Answering the question, “Is a Goldendoodle right dog for me?” isn’t as simple as answering the same question with a purebred dog. Under any circumstances, I am not talking down crossbred dogs or Goldendoodles in particular when I say you are taking a chance of rolling the dice by adopting a hybrid mix.
First, you will need to understand that all Goldendoodles are not the same. Under the very best circumstances, the dog will exhibit all the true qualities of good disposition, intelligence, and gentleness.
However, suppose you get a dog that is the product of a casual backyard pairing or a puppy mill. In that case, you might be getting a dog that is a genetic mess with little or no socialization and countless potential health problems. Picking a good breeder is as crucial with a hybrid dog as with a purebred.
Before adopting a Goldendoodle, you will need to ask yourself some serious questions and make educated guesses about what life with a Goldendoodle will be like.
- Are you in a place in your personal and professional life where you can devote time and attention to a dog that needs at least 30 minutes of exercise a day and bonds very profoundly with his human?
- Will you commit to grooming your Goldendoodle’s coat weekly as both an aspect of appearance and good health? And will you make the financial commitment to have the dog professionally groomed 3-4 times a year?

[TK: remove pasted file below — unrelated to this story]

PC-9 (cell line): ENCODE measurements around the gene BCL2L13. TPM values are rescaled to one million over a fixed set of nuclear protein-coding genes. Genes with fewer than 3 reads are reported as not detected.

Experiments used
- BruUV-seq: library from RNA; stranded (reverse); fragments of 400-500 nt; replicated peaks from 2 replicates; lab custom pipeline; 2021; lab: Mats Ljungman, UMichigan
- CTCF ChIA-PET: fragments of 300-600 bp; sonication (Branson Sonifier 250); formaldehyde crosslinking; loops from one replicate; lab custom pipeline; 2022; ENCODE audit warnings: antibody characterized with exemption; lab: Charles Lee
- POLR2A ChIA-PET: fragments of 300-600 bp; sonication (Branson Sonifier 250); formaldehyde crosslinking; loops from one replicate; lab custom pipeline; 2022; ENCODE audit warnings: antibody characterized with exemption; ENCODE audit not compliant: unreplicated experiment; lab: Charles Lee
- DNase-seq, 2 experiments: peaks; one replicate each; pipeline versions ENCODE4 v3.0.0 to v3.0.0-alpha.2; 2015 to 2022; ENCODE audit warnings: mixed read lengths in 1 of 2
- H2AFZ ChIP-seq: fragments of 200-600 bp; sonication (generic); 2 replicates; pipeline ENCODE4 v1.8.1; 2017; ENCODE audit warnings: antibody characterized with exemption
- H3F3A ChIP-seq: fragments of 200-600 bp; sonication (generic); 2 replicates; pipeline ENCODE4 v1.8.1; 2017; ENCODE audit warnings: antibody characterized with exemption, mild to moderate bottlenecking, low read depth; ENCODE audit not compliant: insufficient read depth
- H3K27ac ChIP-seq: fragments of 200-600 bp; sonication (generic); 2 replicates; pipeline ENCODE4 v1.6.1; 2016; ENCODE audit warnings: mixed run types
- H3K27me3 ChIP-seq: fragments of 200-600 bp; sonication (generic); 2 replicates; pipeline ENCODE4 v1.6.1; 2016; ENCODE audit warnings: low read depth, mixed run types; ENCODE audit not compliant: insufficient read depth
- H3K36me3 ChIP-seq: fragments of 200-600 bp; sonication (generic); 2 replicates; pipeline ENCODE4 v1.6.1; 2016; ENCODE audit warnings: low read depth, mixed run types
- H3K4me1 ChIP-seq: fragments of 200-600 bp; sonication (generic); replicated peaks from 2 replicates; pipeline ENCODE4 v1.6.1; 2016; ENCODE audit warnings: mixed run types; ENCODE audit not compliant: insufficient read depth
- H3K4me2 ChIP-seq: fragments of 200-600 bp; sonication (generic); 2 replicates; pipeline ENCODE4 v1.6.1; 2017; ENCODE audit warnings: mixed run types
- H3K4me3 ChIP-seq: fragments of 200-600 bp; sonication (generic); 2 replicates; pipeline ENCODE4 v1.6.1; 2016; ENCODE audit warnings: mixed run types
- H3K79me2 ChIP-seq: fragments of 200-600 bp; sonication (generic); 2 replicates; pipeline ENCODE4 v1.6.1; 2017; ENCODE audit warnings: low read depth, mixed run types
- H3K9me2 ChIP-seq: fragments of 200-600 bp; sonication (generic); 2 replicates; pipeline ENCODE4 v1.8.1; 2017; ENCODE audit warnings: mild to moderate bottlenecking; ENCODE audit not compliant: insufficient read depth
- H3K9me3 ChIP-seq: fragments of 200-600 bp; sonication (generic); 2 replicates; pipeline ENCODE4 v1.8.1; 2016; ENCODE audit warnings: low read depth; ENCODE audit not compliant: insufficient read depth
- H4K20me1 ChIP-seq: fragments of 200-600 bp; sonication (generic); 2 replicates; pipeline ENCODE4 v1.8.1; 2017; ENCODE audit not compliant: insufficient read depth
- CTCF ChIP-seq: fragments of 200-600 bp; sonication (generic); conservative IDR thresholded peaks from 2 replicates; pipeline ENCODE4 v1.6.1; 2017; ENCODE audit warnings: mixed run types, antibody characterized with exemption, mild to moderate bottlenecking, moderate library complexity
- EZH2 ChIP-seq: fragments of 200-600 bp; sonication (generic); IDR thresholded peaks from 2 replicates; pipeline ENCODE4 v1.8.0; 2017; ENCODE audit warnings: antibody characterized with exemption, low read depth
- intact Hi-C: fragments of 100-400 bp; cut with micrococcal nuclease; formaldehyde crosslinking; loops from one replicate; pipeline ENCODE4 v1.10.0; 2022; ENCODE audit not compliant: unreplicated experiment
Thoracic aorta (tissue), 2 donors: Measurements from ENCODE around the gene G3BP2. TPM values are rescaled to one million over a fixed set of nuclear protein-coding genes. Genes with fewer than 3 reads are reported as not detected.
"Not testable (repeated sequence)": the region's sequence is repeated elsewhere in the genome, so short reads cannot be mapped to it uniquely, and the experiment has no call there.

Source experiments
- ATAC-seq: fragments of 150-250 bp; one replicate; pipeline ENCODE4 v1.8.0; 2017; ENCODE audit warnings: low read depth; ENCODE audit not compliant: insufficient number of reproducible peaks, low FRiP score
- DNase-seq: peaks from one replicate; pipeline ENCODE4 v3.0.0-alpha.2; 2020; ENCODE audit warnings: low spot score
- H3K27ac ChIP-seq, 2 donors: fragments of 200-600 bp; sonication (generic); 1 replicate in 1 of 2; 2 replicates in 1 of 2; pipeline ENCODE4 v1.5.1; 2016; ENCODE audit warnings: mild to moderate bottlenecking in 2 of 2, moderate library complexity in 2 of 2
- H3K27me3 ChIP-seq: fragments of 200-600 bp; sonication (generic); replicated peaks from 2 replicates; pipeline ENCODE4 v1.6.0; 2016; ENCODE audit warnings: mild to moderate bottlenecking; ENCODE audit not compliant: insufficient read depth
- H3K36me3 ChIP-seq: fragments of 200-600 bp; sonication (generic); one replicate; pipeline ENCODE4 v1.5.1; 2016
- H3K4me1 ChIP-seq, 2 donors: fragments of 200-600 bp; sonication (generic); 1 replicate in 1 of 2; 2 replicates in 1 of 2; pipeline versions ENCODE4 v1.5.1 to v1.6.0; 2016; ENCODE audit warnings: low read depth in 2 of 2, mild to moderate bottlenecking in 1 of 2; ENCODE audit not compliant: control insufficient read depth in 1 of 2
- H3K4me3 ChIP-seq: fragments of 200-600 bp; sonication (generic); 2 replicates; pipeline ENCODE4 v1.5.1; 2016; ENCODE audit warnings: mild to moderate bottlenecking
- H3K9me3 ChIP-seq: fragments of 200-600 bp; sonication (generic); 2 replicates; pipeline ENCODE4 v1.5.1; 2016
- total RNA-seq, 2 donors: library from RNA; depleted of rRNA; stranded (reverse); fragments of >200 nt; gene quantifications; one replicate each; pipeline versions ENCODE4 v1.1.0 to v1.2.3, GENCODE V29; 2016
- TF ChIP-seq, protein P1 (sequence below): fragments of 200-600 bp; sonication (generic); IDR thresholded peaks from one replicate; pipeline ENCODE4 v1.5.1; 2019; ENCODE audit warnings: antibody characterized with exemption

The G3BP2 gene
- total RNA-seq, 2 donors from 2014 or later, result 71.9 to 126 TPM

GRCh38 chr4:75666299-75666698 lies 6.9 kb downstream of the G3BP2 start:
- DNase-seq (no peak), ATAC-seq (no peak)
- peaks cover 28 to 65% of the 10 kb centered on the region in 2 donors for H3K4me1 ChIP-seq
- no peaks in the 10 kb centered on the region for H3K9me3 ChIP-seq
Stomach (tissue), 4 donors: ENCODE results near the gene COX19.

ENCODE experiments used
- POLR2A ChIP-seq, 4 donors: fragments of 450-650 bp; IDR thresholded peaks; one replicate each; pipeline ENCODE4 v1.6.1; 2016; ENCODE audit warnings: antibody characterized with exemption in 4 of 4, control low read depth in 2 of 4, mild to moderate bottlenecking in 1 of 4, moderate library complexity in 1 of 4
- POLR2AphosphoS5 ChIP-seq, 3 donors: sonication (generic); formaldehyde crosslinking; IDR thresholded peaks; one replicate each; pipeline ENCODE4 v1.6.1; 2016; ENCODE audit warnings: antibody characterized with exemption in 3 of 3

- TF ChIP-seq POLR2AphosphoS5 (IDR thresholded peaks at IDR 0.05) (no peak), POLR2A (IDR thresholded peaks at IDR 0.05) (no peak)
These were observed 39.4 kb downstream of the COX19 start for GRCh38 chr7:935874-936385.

- Can you handle the fact that although you may have a picture of what you think a Goldendoodle looks like in your mind. But when the puppy grows up, it may not fit that preconception? Can you accept the fact that not all Goldendoodles are the same?
Are you Ready?
Having a new puppy in the house can mean dealing with the aftermath of a little dog’s big ideas. The puppies are so cute, though, it’s hard to stay mad at them long. Amid all the fun, however, there are some significant responsibilities to face. Puppies take a lot of work!
The first few weeks in a new home can shape a dog’s adult temperament and behavior. As a dog owner, you hope to have a happy companion that is obedient and well mannered. Goldendoodles can be overly joyous, and they respond superbly to training, which is to your advantage.
You have a long “to-do” list of goals with your new friend:
- Puppy-proofing the house
- Crate and house training
- Establishing a healthy diet
- Setting a grooming routine
- Begin a program of socialization
Do you have the Time?
This is the time you get ahead of undesirable behaviors like jumping, whining, and barking. It is essential to ask yourself if you have the time to spend with your Goldendoodle. That’s not just for a day, but as much as 15 or 16 years down the road.
If you have busy work, school, and social schedules, your dog will be alone most of the time. If this is the case, don’t adopt a dog of any kind!
Goldendoodles love their human family and want to be with them all the time. Do be selfish and think about the long-term welfare of the Goldendoodle!
Do you have other Pets?
Goldendoodles get along well with other pets. The only “person” most likely to object is the family cat. Don’t try to play the negotiator role in this relationship and exercise a supervisory presence and reinforce good behavior with praise and treats. You will be surprised that the puppy will need protection, not the cat.